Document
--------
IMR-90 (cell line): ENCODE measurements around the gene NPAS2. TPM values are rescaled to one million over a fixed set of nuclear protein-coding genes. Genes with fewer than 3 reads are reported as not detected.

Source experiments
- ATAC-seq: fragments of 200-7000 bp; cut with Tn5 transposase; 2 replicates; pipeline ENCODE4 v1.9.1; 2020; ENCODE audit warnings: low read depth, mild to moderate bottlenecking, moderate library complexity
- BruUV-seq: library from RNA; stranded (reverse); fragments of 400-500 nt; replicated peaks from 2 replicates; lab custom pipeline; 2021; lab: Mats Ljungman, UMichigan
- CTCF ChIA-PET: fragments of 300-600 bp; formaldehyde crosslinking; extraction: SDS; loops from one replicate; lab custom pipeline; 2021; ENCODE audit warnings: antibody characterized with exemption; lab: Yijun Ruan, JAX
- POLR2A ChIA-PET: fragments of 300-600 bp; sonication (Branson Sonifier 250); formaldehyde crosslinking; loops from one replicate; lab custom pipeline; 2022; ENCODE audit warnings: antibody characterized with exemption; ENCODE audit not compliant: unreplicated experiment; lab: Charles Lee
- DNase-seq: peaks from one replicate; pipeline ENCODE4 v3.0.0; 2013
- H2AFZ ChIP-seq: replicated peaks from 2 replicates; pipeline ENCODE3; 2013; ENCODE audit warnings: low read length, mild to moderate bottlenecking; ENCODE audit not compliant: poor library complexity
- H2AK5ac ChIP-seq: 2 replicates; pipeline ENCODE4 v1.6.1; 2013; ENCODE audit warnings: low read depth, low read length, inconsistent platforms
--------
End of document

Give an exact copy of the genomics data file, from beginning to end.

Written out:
IMR-90 (cell line): ENCODE measurements around the gene NPAS2. TPM values are rescaled to one million over a fixed set of nuclear protein-coding genes. Genes with fewer than 3 reads are reported as not detected.

Source experiments
- ATAC-seq: fragments of 200-7000 bp; cut with Tn5 transposase; 2 replicates; pipeline ENCODE4 v1.9.1; 2020; ENCODE audit warnings: low read depth, mild to moderate bottlenecking, moderate library complexity
- BruUV-seq: library from RNA; stranded (reverse); fragments of 400-500 nt; replicated peaks from 2 replicates; lab custom pipeline; 2021; lab: Mats Ljungman, UMichigan
- CTCF ChIA-PET: fragments of 300-600 bp; formaldehyde crosslinking; extraction: SDS; loops from one replicate; lab custom pipeline; 2021; ENCODE audit warnings: antibody characterized with exemption; lab: Yijun Ruan, JAX
- POLR2A ChIA-PET: fragments of 300-600 bp; sonication (Branson Sonifier 250); formaldehyde crosslinking; loops from one replicate; lab custom pipeline; 2022; ENCODE audit warnings: antibody characterized with exemption; ENCODE audit not compliant: unreplicated experiment; lab: Charles Lee
- DNase-seq: peaks from one replicate; pipeline ENCODE4 v3.0.0; 2013
- H2AFZ ChIP-seq: replicated peaks from 2 replicates; pipeline ENCODE3; 2013; ENCODE audit warnings: low read length, mild to moderate bottlenecking; ENCODE audit not compliant: poor library complexity
- H2AK5ac ChIP-seq: 2 replicates; pipeline ENCODE4 v1.6.1; 2013; ENCODE audit warnings: low read depth, low read length, inconsistent platforms